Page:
Doug Sahm and the Sir Douglas Band


Doug Sahm & Band

(Collectors' Choice)

The Sir Douglas Band

Texas Tornado (Collectors' Choice)

Phases and Stages
Right outta the box, it was the best album Doug Sahm had cut. The year was 1972, and neither "cosmic cowboy" nor "progressive country" were part of the lexicon, yet Doug Sahm & Band heralded both without twinkly trappings. Never mind the star-studded lineup that included Bob Dylan, Dr. John, and David "Fathead" Newman, no one else was thinking about twin fiddles or how to work a Mexican accordion into bluesy country-rock except Sahm. His solution was to take a little Dylan ("Wallflower"), Willie Nelson ("Me and Paul"), Bob Wills ("Faded Love"), and Bobby Blue Bland ("Your Friends") and sucker punch them with his own righteous material ("Dealer's Blues," "Poison Love"). The results floundered below the charts but outlasted its contemporaries with tracks like the anthemic "Is Anybody Going to San Antone?" Likewise, Texas Tornado blew in from the Southwest and further marked Sahm's direction with the post-hippie groove that was his hallmark ("San Francisco FM Blues," "Chicano," "Someday"). It introduced "Texas Tornado" to the world as well, the song whose title became his nickname, the old sonuvagun. As with its predecessor, '73's Texas Tornado rode the bottom of the charts before pitching backward into oblivion for the rest of the country. In Texas, and especially Austin, however, Sahm's ear for melding the disparate sounds of the Lone Star state made these albums mainstays. Their reissue, without bonus materials beyond new liner notes, bestows their remarkable longevity with a fresh appreciation for Doug Sahm, whose influence and inspiration remains as big as Texas seven years after his death.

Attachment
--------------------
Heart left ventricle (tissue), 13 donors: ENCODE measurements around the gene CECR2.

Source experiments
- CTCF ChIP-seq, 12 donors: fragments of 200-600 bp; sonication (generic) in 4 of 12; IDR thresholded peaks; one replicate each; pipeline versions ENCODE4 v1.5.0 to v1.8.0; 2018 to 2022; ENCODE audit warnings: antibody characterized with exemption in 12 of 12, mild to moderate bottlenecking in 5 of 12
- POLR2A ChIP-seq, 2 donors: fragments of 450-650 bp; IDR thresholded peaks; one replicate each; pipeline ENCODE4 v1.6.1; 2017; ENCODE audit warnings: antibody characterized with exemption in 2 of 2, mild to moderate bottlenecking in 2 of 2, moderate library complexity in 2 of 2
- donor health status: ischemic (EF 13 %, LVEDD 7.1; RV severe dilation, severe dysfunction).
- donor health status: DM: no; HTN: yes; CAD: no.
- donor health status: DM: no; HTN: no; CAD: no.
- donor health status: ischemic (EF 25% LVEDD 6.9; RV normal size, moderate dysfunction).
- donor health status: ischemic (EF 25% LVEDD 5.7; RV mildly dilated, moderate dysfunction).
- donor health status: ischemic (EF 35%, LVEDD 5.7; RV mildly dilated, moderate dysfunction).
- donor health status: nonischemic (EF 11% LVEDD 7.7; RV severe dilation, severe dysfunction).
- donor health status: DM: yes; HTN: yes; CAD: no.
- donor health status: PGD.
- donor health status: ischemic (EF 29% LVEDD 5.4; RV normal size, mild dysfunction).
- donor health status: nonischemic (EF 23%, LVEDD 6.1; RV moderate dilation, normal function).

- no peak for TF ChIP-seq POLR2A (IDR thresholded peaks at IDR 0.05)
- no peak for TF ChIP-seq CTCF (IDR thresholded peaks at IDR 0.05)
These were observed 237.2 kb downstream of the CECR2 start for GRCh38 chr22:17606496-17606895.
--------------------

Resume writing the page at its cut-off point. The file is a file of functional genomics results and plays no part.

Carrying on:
(Doug Sahm & Band) *****

(Texas Tornado) ***

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Doug Sahm

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